After the amazing comedies of Charley Bowers, we get to relax with Avant Garde Paris, Man Ray and Dimitri Kirsanoff.  I am looking forward to Stephen Horne playing for these in particular.

Colleen Moore, popular in the past in Her Wild Oat also returns for the 20th festival in the recently restored Why Be Good? Should be good! 

Trade Advert for Why Be Good?
Also in the line up is a Swedish comedy Norrtullsligan about female office workers who share a flat and work in a man's world. 

Then comes the most anticipated film of the weekend, William Gillette in the 1916 Sherlock Holmes.  Long thought to be lost, recently and miraculously rediscovered.  Now we can see the man who really brought Sir Arthur Conan Doyle's Sherlock Holmes to life.  How I wish Benedict Cumberbatch (pant pant) or Mark Gatiss would be joining us to introduce it, but, I know we will be all the better and happier because the esteemed Russell Merritt will be!

The Swallow and the Titmouse lay dormant for 60+ years, restored and recreated in 1979 this will be a non-missable.

The final day begins  with another free program which will be a silent film quiz "So you think you know silents."  I will play and likely not win anything, but it will be fun!

I've seen Blanche Sweet in only a few films, so The Deadlier Sex (1920) is going to be a real treat.  Looks like a riff on Smoldering Fires (1925) or Female (1936) and the added bonus of a cameo/bit with Boris Karloff early in his career.  I love Boris!

Next to Sherlock Holmes one of the most exciting and significant finds is the Bert Williams 1913 unfinished feature Lime Kiln Field Day.  Preserved and reconstructed this will be a one of a kind opportunity for the geekiest of film geeks.  Bert Williams was a huge star in his day and this formerly lost and forgotten footage is going to be a real eye opener.  I am very much looking forward to this.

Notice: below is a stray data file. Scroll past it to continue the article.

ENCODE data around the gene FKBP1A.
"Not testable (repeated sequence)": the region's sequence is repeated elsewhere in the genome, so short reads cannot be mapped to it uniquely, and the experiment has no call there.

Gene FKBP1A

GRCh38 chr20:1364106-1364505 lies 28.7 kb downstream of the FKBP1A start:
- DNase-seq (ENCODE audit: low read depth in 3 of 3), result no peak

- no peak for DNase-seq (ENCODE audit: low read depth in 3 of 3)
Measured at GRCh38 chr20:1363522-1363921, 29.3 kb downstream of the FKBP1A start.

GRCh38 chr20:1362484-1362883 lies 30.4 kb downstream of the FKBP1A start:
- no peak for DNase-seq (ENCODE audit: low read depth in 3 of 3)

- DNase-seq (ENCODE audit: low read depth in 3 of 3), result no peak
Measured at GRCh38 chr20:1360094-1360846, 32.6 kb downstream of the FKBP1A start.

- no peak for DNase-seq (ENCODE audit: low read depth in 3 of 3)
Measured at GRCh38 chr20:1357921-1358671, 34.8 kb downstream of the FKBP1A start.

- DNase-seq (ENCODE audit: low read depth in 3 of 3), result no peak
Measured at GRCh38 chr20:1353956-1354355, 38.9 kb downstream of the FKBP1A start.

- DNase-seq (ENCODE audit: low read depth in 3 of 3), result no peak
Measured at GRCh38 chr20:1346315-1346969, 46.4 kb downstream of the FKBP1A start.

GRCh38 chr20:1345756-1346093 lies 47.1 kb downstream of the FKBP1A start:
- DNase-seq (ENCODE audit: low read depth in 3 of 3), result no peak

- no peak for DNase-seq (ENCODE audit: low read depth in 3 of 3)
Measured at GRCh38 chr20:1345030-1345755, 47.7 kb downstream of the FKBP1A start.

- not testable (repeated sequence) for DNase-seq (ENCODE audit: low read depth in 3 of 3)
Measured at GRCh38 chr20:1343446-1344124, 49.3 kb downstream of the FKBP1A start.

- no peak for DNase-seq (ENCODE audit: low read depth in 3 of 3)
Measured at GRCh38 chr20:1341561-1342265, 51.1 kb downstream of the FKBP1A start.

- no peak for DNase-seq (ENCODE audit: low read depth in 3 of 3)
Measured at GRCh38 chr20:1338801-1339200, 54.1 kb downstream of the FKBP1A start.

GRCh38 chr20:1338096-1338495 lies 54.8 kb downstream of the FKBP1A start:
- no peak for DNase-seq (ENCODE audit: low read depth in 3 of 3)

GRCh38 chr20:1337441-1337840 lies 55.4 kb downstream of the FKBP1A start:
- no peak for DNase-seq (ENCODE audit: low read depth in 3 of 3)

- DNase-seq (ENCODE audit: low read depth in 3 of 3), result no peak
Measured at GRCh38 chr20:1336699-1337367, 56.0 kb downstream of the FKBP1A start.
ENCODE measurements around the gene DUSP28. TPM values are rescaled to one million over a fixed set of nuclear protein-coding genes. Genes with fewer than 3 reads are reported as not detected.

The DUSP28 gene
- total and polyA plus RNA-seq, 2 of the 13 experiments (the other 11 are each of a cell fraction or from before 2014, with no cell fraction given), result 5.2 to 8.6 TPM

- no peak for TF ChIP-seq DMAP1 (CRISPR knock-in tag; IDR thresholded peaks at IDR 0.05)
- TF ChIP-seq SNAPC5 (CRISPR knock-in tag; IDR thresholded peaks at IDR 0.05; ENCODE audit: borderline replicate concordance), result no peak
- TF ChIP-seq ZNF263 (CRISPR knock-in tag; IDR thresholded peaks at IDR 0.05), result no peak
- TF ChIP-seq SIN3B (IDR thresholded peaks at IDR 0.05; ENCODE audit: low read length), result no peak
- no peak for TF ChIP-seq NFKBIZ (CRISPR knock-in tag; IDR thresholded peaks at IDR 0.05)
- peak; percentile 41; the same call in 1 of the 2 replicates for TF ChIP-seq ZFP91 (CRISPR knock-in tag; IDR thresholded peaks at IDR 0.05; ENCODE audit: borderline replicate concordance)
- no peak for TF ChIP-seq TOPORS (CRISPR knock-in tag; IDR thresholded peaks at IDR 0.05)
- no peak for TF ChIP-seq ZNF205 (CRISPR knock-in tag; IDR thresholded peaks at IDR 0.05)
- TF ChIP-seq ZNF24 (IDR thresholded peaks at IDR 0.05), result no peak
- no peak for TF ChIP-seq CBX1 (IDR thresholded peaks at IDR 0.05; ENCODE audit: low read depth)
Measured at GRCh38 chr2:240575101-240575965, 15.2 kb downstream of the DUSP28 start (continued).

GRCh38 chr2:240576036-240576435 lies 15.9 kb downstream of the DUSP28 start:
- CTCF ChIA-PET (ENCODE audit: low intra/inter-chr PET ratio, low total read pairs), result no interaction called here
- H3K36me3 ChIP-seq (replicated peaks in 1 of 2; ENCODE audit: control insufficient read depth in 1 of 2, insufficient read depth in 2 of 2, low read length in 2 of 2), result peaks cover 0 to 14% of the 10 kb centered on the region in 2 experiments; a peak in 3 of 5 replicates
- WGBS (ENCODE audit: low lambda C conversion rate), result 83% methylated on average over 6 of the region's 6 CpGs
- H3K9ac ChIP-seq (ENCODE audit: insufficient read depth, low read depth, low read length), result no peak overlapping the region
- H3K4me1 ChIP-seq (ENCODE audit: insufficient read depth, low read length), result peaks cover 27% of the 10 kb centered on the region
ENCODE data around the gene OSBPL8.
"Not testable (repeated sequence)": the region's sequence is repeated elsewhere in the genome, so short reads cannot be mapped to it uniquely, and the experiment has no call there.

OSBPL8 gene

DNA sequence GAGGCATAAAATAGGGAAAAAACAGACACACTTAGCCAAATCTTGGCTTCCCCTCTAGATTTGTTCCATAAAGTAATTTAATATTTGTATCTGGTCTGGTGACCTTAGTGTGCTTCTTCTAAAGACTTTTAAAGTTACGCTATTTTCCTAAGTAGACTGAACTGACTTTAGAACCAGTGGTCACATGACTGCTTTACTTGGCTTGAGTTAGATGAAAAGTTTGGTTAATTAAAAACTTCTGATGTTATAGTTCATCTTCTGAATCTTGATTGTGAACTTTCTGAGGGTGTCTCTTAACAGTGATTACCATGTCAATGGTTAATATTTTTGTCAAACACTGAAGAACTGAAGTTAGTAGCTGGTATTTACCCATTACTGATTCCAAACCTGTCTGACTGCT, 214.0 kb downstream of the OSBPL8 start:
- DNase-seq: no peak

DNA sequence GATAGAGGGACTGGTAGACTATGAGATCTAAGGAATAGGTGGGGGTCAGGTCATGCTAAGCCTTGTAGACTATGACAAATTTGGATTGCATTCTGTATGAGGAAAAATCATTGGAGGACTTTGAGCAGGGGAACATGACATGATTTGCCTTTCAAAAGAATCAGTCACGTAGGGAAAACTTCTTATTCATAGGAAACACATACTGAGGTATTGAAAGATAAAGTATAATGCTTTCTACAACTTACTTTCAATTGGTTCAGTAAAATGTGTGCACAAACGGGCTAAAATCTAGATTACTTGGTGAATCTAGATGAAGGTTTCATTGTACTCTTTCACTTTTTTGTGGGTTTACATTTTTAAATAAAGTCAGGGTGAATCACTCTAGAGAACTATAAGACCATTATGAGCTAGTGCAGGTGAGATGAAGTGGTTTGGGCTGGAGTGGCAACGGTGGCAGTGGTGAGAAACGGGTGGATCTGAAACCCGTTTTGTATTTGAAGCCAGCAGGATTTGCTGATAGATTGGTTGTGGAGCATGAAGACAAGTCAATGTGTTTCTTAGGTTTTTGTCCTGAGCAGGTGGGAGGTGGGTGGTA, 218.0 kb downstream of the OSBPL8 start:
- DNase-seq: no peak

Finally, to close out the festival Kevin Brownlow will be interviewed "in conversation" with Serge Bromberg prior to the screening of Ben-Hur.  The print is Photoplay Productions restoration, so I expect Patrick Stanbury will be on hand as well.  Looking forward to seeing Kevin and also a nearly naked Ramon Novarro if I must be shallow (and I must).  With the restored two color technicolor sequences, this film is simply fabulous on the big screen.  A fitting bang on epic to end a long weekend of fabulous silent films.

Throughout the weekend the fesitval will be screening bits, shorts and newsreels about the PPIE, Panama Pacific International Exposition which is celebrating it's centenary in 2015.  According to Anita Monga, we'll be seeing rare films, many which have not been seen for decades. 

Live musical accompaniment for each film and we will see many familiar faces, Donald Sosin, the Matti Bye Ensemble, the Mont-Alto Motion Picture Orchestra, Guenter Buchwald, Stephen Horne and Frank Bockius.

Don't miss the holiday weekend and celebrate the art of the universal language of silent cienma.  True Art Transcends Time!

See you there!

Wednesday, March 18, 2015

Rudolph Valentino Tribute in Song

Rudolph Valentino about to serenade Lila Lee in Blood and Sand

Valentino was not terribly musical as far as we know.  He might have played a bit of piano (though at home his was a player-piano).  He posed with a guitar for Blood and Sand and The Four Horsemen of the Apocalypse.  His musical ability might have been confined to his grace as a dancer, for which he left plenty of good evidence on screen.